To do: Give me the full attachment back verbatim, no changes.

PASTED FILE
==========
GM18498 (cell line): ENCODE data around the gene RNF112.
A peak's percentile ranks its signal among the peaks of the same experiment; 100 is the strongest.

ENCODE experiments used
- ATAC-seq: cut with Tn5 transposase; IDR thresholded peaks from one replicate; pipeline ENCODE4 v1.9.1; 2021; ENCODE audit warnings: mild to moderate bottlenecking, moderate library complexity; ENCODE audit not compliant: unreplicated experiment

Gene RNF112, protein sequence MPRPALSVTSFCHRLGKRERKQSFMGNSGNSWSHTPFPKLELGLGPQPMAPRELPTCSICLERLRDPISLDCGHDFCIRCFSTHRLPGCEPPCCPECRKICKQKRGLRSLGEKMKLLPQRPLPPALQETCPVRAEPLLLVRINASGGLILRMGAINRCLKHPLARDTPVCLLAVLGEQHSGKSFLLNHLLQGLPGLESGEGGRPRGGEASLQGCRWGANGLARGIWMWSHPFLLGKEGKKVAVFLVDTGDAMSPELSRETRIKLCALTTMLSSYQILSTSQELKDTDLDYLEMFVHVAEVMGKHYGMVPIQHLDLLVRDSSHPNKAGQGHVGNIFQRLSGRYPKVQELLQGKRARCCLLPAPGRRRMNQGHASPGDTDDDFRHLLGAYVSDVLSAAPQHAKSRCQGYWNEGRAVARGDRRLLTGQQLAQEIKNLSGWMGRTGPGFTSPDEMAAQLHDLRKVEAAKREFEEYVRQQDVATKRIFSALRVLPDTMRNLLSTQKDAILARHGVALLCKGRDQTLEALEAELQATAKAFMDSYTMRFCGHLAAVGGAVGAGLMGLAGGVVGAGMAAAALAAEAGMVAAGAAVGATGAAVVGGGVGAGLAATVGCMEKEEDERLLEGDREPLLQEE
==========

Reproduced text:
GM18498 (cell line): ENCODE data around the gene RNF112.
A peak's percentile ranks its signal among the peaks of the same experiment; 100 is the strongest.

ENCODE experiments used
- ATAC-seq: cut with Tn5 transposase; IDR thresholded peaks from one replicate; pipeline ENCODE4 v1.9.1; 2021; ENCODE audit warnings: mild to moderate bottlenecking, moderate library complexity; ENCODE audit not compliant: unreplicated experiment

Gene RNF112, protein sequence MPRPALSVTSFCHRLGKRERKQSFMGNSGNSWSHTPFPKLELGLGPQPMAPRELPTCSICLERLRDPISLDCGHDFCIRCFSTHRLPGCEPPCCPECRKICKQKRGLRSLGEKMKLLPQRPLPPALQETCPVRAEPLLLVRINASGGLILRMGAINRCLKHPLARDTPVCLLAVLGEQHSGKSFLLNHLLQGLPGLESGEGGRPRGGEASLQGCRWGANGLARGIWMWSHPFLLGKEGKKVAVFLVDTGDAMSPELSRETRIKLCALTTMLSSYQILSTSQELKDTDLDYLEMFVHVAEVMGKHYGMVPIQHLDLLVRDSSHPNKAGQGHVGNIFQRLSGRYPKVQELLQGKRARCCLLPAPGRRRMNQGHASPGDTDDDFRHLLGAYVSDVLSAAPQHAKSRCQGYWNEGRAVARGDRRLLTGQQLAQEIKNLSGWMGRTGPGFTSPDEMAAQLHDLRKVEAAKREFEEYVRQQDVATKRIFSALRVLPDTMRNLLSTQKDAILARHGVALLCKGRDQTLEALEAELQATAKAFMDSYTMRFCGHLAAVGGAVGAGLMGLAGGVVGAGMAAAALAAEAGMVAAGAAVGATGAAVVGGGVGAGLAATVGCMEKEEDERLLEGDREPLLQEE